Nor is this newfound popularity a reflection of blue-state tastes. At Brazos Bookstore in Houston, Texas, general manager Ben Rybeck says copies of

and other titles are “flying” off the shelves. Iconoclast Books in Ketchum, Idaho sold eight copies of

in January–compared to one in January 2016. And at Book Loft in Columbus, Ohio, sales manager Glen Welch has seen unprecedented demand. “All of a sudden, these books started taking off,” says Welch, who describes the store’s customers as an even split between liberal and conservative. “I haven’t seen this before, in my 10 years here.”

Part of the appeal of these classics, of course, is a morbid strain of escapism: Dystopian fiction enables readers to taste a darker timeline, albeit one that a protagonist invariably triumphs over. The world could be a lot worse , you think while reading. But the thrill goes beyond the vicarious. A dystopian worldview, whether derived from fiction or real-world events, can have therapeutic value–no matter which side of the aisle your politics belong on.

Part of the appeal of these classics, of course, is a morbid strain of escapism: Dystopian fiction enables readers to taste a darker timeline, albeit one that a protagonist invariably triumphs over.

, you think while reading. But the thrill goes beyond the vicarious. A dystopian worldview, whether derived from fiction or real-world events, can have therapeutic value–no matter which side of the aisle your politics belong on.

Dystopian literature has long given writers a means of interrogating the world around them. Orwell conceived of 1984 under the looming threat of the Soviet Union, and Margaret Atwood wrote The Handmaid’s Tale after the elections of Ronald Reagan and Margaret Thatcher. “We can work our way through problems by telling stories better, at times, than by writing philosophical treatises,” says Chris Robichaud, an ethicist at Harvard who teaches a course on utopia and dystopia in fiction and philosophy. “You look to fiction to see how people are wrestling with serious problems.” That’s valuable for readers as well, especially in a politically divided climate like today’s. “We can’t look at dystopias as merely some bad slippery slope argument,” says Robichaud. “Rather, they challenge us: What are the values in this dystopia, and what do they say about our values right now?”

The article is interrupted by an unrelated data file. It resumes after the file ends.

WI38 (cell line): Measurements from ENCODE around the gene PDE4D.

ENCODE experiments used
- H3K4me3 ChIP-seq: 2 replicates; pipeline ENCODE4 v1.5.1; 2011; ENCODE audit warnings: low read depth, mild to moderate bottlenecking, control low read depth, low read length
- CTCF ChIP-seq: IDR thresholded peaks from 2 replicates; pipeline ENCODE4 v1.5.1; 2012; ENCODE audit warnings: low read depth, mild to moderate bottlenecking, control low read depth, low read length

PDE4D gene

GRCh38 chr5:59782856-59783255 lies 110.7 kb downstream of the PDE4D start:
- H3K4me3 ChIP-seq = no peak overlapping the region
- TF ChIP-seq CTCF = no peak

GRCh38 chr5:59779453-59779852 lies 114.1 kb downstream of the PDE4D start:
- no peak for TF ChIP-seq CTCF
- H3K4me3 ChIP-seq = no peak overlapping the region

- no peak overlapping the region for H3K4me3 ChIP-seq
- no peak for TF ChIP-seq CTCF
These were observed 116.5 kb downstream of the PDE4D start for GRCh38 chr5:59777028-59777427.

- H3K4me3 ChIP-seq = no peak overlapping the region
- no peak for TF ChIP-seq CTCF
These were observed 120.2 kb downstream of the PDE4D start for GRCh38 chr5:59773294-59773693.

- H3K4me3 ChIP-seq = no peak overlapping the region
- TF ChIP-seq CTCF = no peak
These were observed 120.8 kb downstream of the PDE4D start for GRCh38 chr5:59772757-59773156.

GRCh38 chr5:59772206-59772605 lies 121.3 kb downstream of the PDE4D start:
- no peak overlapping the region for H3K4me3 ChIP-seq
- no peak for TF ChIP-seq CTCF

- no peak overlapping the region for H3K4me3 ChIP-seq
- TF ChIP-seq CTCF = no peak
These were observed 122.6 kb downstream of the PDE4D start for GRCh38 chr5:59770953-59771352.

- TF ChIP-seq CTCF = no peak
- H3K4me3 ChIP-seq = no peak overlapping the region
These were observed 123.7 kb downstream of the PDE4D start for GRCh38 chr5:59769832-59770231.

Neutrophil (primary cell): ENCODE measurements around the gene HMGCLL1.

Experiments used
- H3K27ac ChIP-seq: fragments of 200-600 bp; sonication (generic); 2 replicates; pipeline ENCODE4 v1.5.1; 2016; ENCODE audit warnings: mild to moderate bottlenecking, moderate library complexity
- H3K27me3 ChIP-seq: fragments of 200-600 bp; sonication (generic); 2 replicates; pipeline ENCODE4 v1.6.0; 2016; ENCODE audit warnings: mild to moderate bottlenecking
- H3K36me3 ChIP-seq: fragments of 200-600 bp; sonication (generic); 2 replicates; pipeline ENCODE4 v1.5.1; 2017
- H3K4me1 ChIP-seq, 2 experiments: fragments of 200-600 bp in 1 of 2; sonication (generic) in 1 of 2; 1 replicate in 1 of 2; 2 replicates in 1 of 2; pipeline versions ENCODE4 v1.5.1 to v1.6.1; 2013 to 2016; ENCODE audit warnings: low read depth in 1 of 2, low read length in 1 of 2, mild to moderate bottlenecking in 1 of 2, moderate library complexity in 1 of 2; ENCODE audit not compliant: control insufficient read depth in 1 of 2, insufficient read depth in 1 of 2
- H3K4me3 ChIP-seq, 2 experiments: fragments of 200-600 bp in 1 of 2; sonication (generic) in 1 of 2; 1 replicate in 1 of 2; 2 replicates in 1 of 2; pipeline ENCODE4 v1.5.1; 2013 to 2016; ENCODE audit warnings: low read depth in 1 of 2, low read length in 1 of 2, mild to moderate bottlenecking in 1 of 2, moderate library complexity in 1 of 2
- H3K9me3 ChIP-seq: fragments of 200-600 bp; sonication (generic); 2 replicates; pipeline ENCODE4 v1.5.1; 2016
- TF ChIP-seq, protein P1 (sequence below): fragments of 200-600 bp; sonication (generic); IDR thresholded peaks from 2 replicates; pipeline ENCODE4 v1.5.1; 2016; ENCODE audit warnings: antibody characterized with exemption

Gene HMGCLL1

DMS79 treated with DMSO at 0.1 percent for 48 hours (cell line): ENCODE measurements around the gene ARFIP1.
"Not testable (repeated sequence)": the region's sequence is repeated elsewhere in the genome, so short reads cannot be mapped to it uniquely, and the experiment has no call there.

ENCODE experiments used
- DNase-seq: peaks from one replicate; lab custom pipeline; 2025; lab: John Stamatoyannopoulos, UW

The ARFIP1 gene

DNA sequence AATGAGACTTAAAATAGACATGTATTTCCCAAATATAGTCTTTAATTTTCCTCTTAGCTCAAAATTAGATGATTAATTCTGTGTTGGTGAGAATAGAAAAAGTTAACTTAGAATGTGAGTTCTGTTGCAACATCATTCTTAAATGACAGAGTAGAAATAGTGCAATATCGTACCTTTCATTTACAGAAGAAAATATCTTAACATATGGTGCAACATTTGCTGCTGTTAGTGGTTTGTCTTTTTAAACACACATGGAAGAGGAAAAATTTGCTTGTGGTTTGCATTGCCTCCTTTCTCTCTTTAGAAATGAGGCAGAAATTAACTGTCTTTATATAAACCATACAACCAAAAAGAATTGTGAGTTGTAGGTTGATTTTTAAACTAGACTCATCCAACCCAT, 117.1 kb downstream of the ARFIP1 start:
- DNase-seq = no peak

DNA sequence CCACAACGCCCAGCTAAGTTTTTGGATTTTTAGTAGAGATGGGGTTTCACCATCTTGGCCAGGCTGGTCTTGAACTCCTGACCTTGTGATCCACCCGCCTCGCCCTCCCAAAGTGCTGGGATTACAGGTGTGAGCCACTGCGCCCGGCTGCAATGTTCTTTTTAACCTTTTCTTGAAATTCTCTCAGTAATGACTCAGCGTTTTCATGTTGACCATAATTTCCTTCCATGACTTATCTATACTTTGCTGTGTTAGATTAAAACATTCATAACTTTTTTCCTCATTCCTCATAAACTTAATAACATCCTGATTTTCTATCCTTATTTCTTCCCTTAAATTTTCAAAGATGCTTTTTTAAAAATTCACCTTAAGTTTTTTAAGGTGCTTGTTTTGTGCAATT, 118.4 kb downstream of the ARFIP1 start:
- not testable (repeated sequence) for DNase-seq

Dystopian literature has long given writers a means of interrogating the world around them. Orwell conceived of

after the elections of Ronald Reagan and Margaret Thatcher. “We can work our way through problems by telling stories better, at times, than by writing philosophical treatises,” says Chris Robichaud, an ethicist at Harvard who teaches a course on utopia and dystopia in fiction and philosophy. “You look to fiction to see how people are wrestling with serious problems.” That’s valuable for readers as well, especially in a politically divided climate like today’s. “We can’t look at dystopias as merely some bad slippery slope argument,” says Robichaud. “Rather, they challenge us: What are the values in this dystopia, and what do they say about our values right now?”

In fall 2016, Skidmore College professor Nicholas Junkerman taught a course on utopia and dystopia, with a reading list that included Octavia Butler’s Parable of the Sower and Kazuo Ishiguro’s Never Let Me Go –as well as Trump’s acceptance speech at the Republican National Convention. The English professor planned to include modern utopian narratives as well, but found that 20th-century texts–and preoccupations–skewed pronouncedly pessimistic. “We’re saturated with dystopia,” Junkerman says. That outlook suffuses not just Donald Trump’s rhetoric (“American carnage,” anyone?), but his supporters’ as well: “‘Make America Great Again’ is about finding our way back to utopia.”